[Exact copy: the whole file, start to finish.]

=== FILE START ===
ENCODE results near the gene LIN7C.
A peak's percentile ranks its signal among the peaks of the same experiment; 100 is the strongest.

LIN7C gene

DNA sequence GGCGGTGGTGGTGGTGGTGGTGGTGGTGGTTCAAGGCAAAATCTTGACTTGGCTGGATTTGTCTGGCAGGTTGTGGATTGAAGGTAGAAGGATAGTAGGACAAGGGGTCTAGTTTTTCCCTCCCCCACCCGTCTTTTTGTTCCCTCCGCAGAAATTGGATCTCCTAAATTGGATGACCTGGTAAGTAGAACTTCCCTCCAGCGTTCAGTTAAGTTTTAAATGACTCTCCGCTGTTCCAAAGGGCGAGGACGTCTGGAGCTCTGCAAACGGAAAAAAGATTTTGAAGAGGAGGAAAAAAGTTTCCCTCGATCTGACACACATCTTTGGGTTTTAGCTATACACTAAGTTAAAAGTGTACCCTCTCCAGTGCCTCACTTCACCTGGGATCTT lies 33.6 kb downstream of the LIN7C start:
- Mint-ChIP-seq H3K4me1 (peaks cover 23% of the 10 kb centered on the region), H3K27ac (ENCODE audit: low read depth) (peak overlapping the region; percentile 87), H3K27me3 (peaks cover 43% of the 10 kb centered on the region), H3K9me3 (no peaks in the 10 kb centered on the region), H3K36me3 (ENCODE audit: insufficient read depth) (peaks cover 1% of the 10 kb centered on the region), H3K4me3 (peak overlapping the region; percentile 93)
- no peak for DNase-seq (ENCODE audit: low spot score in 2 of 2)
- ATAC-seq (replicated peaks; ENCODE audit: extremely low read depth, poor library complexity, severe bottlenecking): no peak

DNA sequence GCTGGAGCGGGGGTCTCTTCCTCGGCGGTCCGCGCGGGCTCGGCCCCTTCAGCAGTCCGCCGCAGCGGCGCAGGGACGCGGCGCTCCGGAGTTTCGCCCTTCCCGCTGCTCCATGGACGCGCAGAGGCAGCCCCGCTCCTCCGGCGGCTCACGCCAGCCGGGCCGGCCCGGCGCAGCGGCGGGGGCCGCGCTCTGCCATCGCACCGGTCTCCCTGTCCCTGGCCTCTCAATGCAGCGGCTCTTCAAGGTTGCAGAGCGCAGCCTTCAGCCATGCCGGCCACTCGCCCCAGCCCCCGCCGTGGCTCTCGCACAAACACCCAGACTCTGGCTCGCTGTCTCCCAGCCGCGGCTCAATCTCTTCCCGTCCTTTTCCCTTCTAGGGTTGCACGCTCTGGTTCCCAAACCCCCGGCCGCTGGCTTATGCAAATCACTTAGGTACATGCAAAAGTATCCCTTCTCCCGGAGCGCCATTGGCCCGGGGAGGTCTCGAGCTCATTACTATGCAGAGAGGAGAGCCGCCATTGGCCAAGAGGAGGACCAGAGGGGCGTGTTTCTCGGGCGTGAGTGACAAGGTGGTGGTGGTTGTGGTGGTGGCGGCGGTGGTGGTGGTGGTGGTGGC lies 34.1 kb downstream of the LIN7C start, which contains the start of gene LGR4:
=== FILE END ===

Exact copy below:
ENCODE results near the gene LIN7C.
A peak's percentile ranks its signal among the peaks of the same experiment; 100 is the strongest.

LIN7C gene

DNA sequence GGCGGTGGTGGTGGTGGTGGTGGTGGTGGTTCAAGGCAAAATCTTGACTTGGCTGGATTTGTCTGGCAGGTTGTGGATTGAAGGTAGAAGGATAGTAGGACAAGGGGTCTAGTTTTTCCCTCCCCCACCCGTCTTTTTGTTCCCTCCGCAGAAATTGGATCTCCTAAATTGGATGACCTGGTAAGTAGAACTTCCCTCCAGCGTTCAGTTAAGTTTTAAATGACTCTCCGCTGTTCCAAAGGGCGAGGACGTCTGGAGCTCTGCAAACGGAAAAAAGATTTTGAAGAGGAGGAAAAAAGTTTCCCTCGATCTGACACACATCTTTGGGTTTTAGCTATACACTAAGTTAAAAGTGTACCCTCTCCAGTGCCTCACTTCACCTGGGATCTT lies 33.6 kb downstream of the LIN7C start:
- Mint-ChIP-seq H3K4me1 (peaks cover 23% of the 10 kb centered on the region), H3K27ac (ENCODE audit: low read depth) (peak overlapping the region; percentile 87), H3K27me3 (peaks cover 43% of the 10 kb centered on the region), H3K9me3 (no peaks in the 10 kb centered on the region), H3K36me3 (ENCODE audit: insufficient read depth) (peaks cover 1% of the 10 kb centered on the region), H3K4me3 (peak overlapping the region; percentile 93)
- no peak for DNase-seq (ENCODE audit: low spot score in 2 of 2)
- ATAC-seq (replicated peaks; ENCODE audit: extremely low read depth, poor library complexity, severe bottlenecking): no peak

DNA sequence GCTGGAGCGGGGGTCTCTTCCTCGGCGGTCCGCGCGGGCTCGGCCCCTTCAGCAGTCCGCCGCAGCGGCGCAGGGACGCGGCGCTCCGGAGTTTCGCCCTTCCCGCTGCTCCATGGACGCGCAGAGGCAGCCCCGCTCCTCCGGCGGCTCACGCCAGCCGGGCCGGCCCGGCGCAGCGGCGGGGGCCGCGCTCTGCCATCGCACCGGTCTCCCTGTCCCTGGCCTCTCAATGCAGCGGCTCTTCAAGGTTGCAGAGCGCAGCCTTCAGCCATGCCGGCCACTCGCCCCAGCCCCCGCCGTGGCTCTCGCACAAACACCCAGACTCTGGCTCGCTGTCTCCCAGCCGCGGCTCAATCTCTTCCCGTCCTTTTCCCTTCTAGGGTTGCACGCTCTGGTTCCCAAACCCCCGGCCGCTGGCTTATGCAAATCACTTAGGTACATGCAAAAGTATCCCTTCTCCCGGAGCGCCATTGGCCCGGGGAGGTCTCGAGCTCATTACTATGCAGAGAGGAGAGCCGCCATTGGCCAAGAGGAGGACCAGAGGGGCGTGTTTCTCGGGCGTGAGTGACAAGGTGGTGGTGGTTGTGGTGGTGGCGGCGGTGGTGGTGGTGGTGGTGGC lies 34.1 kb downstream of the LIN7C start, which contains the start of gene LGR4: